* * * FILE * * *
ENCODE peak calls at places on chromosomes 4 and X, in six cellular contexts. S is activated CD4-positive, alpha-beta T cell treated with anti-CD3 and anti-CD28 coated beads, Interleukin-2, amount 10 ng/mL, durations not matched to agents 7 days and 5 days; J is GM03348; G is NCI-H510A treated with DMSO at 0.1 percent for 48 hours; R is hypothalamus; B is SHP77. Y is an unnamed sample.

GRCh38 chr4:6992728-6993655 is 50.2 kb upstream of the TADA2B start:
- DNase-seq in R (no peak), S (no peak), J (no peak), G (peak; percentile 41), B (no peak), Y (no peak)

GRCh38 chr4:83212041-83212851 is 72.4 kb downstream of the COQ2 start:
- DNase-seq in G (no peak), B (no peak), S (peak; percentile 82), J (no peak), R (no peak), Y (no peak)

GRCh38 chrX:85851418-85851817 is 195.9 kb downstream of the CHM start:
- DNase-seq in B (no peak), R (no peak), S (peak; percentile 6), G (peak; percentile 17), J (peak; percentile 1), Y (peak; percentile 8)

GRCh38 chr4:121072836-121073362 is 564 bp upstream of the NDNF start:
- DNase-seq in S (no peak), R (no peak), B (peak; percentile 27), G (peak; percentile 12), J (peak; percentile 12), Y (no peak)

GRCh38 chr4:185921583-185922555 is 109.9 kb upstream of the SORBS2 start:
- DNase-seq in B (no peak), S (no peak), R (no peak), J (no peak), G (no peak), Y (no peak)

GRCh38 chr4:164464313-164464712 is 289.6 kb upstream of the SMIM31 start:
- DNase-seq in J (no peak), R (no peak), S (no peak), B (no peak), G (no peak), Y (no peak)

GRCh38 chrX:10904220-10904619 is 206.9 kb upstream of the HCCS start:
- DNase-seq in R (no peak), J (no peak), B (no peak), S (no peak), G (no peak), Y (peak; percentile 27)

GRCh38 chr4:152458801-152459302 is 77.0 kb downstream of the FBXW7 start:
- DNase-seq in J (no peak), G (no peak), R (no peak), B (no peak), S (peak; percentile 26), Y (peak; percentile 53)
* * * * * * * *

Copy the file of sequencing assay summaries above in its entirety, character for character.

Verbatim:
ENCODE peak calls at places on chromosomes 4 and X, in six cellular contexts. S is activated CD4-positive, alpha-beta T cell treated with anti-CD3 and anti-CD28 coated beads, Interleukin-2, amount 10 ng/mL, durations not matched to agents 7 days and 5 days; J is GM03348; G is NCI-H510A treated with DMSO at 0.1 percent for 48 hours; R is hypothalamus; B is SHP77. Y is an unnamed sample.

GRCh38 chr4:6992728-6993655 is 50.2 kb upstream of the TADA2B start:
- DNase-seq in R (no peak), S (no peak), J (no peak), G (peak; percentile 41), B (no peak), Y (no peak)

GRCh38 chr4:83212041-83212851 is 72.4 kb downstream of the COQ2 start:
- DNase-seq in G (no peak), B (no peak), S (peak; percentile 82), J (no peak), R (no peak), Y (no peak)

GRCh38 chrX:85851418-85851817 is 195.9 kb downstream of the CHM start:
- DNase-seq in B (no peak), R (no peak), S (peak; percentile 6), G (peak; percentile 17), J (peak; percentile 1), Y (peak; percentile 8)

GRCh38 chr4:121072836-121073362 is 564 bp upstream of the NDNF start:
- DNase-seq in S (no peak), R (no peak), B (peak; percentile 27), G (peak; percentile 12), J (peak; percentile 12), Y (no peak)

GRCh38 chr4:185921583-185922555 is 109.9 kb upstream of the SORBS2 start:
- DNase-seq in B (no peak), S (no peak), R (no peak), J (no peak), G (no peak), Y (no peak)

GRCh38 chr4:164464313-164464712 is 289.6 kb upstream of the SMIM31 start:
- DNase-seq in J (no peak), R (no peak), S (no peak), B (no peak), G (no peak), Y (no peak)

GRCh38 chrX:10904220-10904619 is 206.9 kb upstream of the HCCS start:
- DNase-seq in R (no peak), J (no peak), B (no peak), S (no peak), G (no peak), Y (peak; percentile 27)

GRCh38 chr4:152458801-152459302 is 77.0 kb downstream of the FBXW7 start:
- DNase-seq in J (no peak), G (no peak), R (no peak), B (no peak), S (peak; percentile 26), Y (peak; percentile 53)